The most relevancy a mechanic has is to the design it is in. Because mechanics are the hinge of gameplay themes, making sure your mechanics actually contribute to your design as a whole in a positive way is very important. Consider what kind of strategies it will encourage, what kind of flavour it evokes, what kind of thematic gameplay it will create (i.e. massive armies, gladiator arena, world-shattering battle) and such things.



    Mechanics always allow some level of design making, some more than others. Always consider how players can use the mechanic in different fundamental ways. How many different effects does it grant players? How many different ways are there to enable it? What kinds of interactions can it have?



    Because mechanics add flavour, they can be designed to take advantage of this. When designing a mechanic, consider if there is any flavourful connections you can take advantage of to mechanic your mechanic more desirable. For example, you may want to change something a 'leaves the battlefield' clause to a 'dies' clause to evoke the flavour associated with death.



    Mechanics will play a larger influence than just their own set, block or constructed environment. Other formats will be able to use it as well and this forces you to consider how the mechanic will play with any kind of card. You need to analyse it's interactions beyond what you can control, in a larger metagame of cards and mechanics. This is more of a development aspect, but it must be at least considered in a design sense as well.


    Rules and Complexity

    Mechanics need to be understandable. They need to be explainable at an comprehension level and a deeper rules level. As a general rule, if your mechanics has three or more lines of reminder text (for a keyword), it has too much. Either find a way to summarise it in reminder text without cutting necessary information, change the way it works or get rid of it altogether. Once you have the text that will appear on cards, consider the applications in the rules. For most mechanics, referencing the basic rules will be enough, but if you or other people think it is a little worrisome, the comprehensive rules will allow for a more definite answer. Keep in mind that if something is not allowed by the rules, you can change them for your design, but only to an extent.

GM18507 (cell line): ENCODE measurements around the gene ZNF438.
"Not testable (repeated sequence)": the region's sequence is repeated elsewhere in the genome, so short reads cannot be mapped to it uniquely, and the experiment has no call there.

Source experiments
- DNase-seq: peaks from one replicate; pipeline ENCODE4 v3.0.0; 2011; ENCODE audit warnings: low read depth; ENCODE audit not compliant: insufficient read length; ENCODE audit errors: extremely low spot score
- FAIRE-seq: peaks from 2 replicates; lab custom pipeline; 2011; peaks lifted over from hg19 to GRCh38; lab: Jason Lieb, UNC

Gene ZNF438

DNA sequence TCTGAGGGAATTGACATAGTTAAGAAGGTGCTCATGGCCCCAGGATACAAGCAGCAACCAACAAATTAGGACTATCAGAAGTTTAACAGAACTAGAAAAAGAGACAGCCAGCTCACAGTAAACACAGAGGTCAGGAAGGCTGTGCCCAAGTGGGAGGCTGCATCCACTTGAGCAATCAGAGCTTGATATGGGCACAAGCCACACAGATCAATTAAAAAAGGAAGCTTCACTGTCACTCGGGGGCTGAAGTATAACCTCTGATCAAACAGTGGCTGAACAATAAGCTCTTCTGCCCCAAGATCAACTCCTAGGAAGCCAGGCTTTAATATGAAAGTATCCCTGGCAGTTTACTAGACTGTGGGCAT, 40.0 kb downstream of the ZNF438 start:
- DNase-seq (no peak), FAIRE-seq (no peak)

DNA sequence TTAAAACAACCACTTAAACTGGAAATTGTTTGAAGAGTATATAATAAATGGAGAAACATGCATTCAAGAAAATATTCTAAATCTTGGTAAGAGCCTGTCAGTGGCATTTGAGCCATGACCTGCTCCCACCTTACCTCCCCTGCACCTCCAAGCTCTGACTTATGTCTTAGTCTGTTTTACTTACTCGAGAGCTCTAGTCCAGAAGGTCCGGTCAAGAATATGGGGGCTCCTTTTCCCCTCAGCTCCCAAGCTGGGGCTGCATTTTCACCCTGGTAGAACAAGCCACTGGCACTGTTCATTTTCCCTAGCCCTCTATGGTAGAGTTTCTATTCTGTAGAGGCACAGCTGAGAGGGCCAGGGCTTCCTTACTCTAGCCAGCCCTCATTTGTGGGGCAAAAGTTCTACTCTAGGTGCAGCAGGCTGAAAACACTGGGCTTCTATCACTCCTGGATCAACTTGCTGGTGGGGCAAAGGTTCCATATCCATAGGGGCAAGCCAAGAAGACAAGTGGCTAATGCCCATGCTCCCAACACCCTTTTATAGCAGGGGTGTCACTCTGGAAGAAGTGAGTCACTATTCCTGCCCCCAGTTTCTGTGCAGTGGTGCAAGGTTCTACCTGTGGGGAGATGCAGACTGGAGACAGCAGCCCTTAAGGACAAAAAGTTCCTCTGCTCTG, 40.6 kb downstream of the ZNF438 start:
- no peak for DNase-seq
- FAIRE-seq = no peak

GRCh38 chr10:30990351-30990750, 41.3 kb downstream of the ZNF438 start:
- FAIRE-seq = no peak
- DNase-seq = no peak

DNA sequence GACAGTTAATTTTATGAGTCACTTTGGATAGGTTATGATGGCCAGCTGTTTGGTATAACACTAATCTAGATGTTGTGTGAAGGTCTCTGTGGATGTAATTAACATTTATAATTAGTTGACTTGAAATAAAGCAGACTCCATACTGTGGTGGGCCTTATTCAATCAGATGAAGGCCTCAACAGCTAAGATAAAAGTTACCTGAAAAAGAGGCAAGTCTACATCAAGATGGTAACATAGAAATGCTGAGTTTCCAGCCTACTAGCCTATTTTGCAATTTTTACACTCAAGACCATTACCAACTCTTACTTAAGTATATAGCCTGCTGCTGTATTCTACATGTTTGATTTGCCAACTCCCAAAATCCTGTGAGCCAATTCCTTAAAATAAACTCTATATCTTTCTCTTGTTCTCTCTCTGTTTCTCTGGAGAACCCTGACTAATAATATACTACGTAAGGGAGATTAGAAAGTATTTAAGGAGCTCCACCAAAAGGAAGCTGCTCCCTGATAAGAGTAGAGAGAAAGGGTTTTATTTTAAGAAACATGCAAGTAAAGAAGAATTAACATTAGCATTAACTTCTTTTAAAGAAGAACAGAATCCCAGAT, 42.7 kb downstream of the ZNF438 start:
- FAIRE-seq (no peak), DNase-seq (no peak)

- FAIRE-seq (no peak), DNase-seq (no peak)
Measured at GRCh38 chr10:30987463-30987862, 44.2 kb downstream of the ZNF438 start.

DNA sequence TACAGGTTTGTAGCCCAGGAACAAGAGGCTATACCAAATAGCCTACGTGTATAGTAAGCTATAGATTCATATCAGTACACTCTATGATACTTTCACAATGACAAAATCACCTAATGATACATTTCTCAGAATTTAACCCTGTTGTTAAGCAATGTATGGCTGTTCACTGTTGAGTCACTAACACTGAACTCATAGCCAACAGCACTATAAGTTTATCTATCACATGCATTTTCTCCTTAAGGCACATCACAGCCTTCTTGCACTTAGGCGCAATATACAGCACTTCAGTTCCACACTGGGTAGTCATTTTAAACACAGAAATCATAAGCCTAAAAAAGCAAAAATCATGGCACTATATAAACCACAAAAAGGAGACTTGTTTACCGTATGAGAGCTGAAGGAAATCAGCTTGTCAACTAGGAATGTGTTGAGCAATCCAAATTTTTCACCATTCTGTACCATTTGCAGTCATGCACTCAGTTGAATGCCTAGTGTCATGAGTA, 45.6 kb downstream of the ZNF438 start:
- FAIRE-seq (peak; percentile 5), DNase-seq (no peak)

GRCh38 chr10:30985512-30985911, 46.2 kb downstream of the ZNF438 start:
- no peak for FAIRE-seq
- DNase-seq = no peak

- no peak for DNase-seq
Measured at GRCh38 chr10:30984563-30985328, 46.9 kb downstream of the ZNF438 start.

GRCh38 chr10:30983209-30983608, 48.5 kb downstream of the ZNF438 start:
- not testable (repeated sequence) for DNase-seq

What categories does your mechanic fall into? Does it reduce costs? Is it an alternate mode of playing cards? Is it a threshold ability? Is an activated ability? Does it encourage a certain deck? Or does it support a certain deck? etc. Consider what mechanics will be in the same environment (older formats don't count here because of how many mechanics are available) and whether there are too many or too little mechanics of a certain kind. Keeping the right balance here is normally not much of an issue because mechanic design tends to produce the necessary variety automatically. Nevertheless, it is still something to be aware of in case it becomes more important.


    Common mistakes and my suggestions


    Based on the previous analysis, we can gather some useful data. Here are some of the mistakes I have seen a lot and some tips on how to avoid them.


    Boring redesign

    Novelty is important to a mechanic's design. Many newer designers create mechanics that are very similar to existing mechanics, intentionally or not. Make sure that you reference existing mechanics during design to check if there is any unwanted similarities that you can change.


    Overly complex

    This is a more common mistake on individual cards, but mechanics still suffer from it. Playtesting is an easy way to see how complex a mechanic is. If you really can't understand how your own mechanic works, there is a problem.


    Does something that is considered bad for the game

    Certain effects are should not be done as a mechanic. Things like land disruption, buyback effects (normally) and storm effects. Most of the time, these sort of effects can be done as the occasional card, but are problematic in higher numbers and in a more open way that is necessary for a mechanic. These effects either affect your opponent very oppressively or encourage oppressive gameplay.


    Doesn't fit the set

    Mechanics are essential to establishing a set. Every one needs to add to the set's themes and work well with the others. Adding a mechanic that you like but doesn't have any tangible connection to the set is always a mistake. This is often correlated with the set itself lacking definite themes.


    Doesn't obey the colour pie

    Most design theory articles about MTG will bring this up eventually, and here I am. Mechanics that can't be used on any one-colour card or (more commonly) mechanics that are distributed in colours that can't use them is a fundamental mistake that designers should eventually learn to avoid. Even still, it pays to consider the viability of a mechanic in colour use.




    That will be all for now, I hope you enjoyed this article and I hope you take something out of it. Feedback is welcome and stay tuned if you liked this, as I will eventually post more. : )



    Posted in: MTG Design Theory: Designing Mechanics